This example demonstrates the use of the homogenization model from pyMKS on a set of fiber-like structures. These structures are simulated to emulate fiber-reinforced polymer samples. For a summary of homogenization theory and its use with effective stiffness properties please see the Effective Siffness example. This example will first generate a series of random microstructures with various fiber lengths and volume fraction. The ability to vary the volume fraction is a new functionality of this example. Then the generated stuctures will be used to calibrate and test the model based on simulated effective stress values. Finally we will show that the simulated response compare favorably with those generated by the model.

These first lines inport important packages that will be used to run pymks.

```
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```

```
from __future__ import print_function
import pymks
%matplotlib inline
import numpy as np
import matplotlib.pyplot as plt
```

Now we are defining the parameters which we will use to create the
microstructures. `n_samples`

will determine how many microstructures
of a particular volume fraction we want to create. `size`

determines
the number of pixels we want to be included in the microstructure. We
will define the material properties to be used in the finite element in
`elastic_modulus`

, `poissons_ratio`

and `macro_strain`

.
`n_phases`

and `grain_size`

will determine the physical
characteristics of the microstructure. We are using a high aspect ratio
in creating our microstructures to simulate fiber-like structures. The
`volume_fraction`

variable will be used to vary the fraction of each
phase. The sum of the volume fractions must be equal to 1. The
`percent_variance`

variable introduces some variation in the volume
fraction up to the specified percentage.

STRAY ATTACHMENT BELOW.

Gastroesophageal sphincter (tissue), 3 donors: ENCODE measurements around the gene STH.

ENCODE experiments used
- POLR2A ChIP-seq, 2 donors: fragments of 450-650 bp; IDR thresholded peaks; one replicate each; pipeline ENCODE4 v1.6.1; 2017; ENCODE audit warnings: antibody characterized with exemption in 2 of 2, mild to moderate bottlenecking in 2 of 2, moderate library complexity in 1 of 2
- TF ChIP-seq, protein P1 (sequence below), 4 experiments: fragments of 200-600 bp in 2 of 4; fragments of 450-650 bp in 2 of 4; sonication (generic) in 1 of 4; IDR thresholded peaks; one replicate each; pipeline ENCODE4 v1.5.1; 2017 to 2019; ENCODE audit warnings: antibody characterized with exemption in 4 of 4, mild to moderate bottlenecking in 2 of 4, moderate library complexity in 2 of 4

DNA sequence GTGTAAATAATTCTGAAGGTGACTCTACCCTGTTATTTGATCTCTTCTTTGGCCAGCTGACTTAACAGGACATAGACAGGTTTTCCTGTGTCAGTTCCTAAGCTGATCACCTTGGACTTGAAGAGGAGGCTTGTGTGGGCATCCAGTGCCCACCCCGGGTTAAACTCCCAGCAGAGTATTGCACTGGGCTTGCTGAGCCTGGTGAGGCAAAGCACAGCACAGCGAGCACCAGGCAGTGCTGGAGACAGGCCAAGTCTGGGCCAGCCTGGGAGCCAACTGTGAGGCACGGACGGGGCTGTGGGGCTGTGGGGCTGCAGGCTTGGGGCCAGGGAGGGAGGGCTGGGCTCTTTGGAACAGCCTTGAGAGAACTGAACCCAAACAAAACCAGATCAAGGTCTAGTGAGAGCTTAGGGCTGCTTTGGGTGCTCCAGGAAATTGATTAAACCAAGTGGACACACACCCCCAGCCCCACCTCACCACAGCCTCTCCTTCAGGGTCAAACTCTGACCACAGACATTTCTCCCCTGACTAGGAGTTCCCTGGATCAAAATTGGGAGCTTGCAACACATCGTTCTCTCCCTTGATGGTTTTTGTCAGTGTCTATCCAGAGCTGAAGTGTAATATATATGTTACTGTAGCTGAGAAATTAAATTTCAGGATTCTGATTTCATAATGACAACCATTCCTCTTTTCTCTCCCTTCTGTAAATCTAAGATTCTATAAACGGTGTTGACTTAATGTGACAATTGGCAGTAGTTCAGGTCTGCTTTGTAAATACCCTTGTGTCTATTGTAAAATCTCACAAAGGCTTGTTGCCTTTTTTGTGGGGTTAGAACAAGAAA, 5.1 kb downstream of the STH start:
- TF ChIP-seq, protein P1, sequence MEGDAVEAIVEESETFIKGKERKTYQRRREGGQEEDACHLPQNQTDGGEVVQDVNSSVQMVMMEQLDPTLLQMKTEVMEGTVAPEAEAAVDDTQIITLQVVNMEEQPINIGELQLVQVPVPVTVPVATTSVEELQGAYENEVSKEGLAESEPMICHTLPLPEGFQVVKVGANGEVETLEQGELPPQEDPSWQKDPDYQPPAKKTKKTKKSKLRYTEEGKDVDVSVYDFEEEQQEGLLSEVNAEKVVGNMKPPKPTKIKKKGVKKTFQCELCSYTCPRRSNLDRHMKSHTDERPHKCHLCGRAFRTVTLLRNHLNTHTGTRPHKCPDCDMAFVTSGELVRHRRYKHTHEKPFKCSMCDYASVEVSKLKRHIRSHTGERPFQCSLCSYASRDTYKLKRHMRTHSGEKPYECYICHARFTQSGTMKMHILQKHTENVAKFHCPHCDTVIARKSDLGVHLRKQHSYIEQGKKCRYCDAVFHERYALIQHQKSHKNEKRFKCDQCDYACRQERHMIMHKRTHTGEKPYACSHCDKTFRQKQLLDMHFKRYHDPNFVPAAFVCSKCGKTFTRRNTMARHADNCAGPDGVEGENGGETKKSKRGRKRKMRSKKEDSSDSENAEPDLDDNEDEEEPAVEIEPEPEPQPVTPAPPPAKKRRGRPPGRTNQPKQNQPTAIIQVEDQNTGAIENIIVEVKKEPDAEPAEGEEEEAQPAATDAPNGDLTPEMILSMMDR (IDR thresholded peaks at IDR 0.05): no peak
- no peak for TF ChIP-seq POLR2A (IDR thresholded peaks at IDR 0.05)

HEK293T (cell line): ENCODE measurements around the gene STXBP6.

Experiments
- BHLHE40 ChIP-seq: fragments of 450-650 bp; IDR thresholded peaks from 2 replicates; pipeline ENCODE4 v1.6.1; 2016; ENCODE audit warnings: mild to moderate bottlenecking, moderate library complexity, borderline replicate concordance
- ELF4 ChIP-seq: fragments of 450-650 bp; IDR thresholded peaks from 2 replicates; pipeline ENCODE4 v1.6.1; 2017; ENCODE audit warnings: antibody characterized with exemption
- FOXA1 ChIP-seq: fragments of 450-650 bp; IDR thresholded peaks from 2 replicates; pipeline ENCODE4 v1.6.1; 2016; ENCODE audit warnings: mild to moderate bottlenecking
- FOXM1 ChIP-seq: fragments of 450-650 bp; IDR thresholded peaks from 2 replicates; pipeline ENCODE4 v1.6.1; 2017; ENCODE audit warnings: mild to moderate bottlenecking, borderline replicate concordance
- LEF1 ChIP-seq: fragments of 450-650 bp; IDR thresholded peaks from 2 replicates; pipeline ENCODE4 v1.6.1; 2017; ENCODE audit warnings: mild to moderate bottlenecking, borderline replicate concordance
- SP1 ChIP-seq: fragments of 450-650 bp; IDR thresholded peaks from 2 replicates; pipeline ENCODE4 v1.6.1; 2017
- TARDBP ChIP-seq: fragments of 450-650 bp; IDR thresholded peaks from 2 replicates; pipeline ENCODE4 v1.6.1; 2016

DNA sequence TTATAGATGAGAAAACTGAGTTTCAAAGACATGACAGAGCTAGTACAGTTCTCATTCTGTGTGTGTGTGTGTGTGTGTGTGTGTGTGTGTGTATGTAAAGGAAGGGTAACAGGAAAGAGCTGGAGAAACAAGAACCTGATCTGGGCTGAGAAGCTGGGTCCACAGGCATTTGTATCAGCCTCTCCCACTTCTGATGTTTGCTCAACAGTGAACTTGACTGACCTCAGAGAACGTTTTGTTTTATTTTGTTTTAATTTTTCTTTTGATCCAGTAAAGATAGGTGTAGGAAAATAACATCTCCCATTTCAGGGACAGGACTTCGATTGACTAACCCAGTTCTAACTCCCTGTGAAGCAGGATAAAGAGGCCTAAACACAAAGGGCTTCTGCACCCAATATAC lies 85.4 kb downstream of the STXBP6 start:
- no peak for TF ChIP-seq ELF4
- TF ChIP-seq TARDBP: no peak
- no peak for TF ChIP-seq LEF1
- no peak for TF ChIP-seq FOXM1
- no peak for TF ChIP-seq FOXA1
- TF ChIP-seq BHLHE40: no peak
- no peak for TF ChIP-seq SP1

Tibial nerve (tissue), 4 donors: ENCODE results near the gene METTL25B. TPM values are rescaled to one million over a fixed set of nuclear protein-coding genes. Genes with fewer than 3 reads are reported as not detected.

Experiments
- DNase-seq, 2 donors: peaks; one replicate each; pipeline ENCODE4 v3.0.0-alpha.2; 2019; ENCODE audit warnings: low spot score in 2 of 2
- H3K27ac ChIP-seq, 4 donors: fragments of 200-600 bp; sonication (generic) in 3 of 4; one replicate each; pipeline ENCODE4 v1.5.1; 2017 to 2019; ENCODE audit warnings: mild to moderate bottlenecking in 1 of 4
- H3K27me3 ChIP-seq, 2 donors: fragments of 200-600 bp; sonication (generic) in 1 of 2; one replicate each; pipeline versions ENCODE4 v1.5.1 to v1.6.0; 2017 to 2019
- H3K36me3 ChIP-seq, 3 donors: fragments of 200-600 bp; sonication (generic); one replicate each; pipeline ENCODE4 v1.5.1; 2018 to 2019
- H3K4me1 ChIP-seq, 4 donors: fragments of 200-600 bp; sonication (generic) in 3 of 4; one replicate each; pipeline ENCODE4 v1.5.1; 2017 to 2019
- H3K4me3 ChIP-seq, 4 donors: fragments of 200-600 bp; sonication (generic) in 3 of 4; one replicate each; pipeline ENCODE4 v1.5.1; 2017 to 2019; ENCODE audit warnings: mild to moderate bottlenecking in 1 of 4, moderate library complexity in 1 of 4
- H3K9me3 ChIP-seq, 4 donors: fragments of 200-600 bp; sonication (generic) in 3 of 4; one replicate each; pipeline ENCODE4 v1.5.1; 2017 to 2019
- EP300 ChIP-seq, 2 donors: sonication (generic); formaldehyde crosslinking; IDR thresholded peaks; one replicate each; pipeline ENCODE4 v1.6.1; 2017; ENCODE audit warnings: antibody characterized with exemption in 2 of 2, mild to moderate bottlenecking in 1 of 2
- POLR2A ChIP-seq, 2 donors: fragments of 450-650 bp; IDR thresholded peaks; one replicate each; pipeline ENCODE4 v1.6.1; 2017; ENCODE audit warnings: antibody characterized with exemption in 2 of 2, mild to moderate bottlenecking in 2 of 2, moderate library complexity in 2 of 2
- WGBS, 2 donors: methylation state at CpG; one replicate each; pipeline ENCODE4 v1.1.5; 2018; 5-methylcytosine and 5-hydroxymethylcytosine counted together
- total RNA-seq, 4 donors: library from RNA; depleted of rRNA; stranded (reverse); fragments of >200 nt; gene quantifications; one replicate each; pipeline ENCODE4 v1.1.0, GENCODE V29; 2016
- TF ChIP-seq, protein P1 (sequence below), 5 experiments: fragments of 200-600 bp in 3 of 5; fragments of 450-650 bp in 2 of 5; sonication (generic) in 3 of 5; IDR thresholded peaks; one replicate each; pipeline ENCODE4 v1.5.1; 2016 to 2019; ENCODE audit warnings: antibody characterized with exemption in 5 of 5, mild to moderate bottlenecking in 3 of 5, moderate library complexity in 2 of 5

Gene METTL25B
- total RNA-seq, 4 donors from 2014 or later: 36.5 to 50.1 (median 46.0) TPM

```
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```

```
sample_size = 100
n_samples = 4 * [sample_size]
size = (101, 101)
elastic_modulus = (1.3, 75)
poissons_ratio = (0.42, .22)
macro_strain = 0.001
n_phases = 2
grain_size = [(40, 2), (10, 2), (2, 40), (2, 10)]
v_frac = [(0.7, 0.3), (0.6, 0.4), (0.3, 0.7), (0.4, 0.6)]
per_ch = 0.1
```

Now we will create the microstructures and generate their responses
using the `make_elastic_stress_random`

function from pyMKS. Four
datasets are created to create the four different volume fractions that
we are simulating. Then the datasets are combined into one variable. The
volume fractions are listed in the variable `v_frac`

. Variation around
the specified volume fraction can be obtained by varying `per_ch`

. The
variation is randomly generated according a uniform distribution around
the specified volume fraction.

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```

```
from pymks.datasets import make_elastic_stress_random
dataset, stresses = make_elastic_stress_random(n_samples=n_samples, size=size, grain_size=grain_size,
elastic_modulus=elastic_modulus, poissons_ratio=poissons_ratio,
macro_strain=macro_strain, volume_fraction=v_frac,
percent_variance=per_ch)
```

Now we are going to print out a few microstructres to look at how the fiber length, orientation and volume fraction are varied.

```
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```

```
from pymks.tools import draw_microstructures
examples = dataset[::sample_size]
draw_microstructures(examples)
```

Next we are going to initiate the model. The MKSHomogenizationModel
takes in microstructures and runs two-point statistics on them to get
a statistical representation of the microstructures. An expalnation of
the use of two-point statistics can be found in the Checkerboard
Microstructure
Example.
Then the model uses PCA and regression models to create a linkage
between the calcualted properties and structures.

Here we simply initiate the model.

```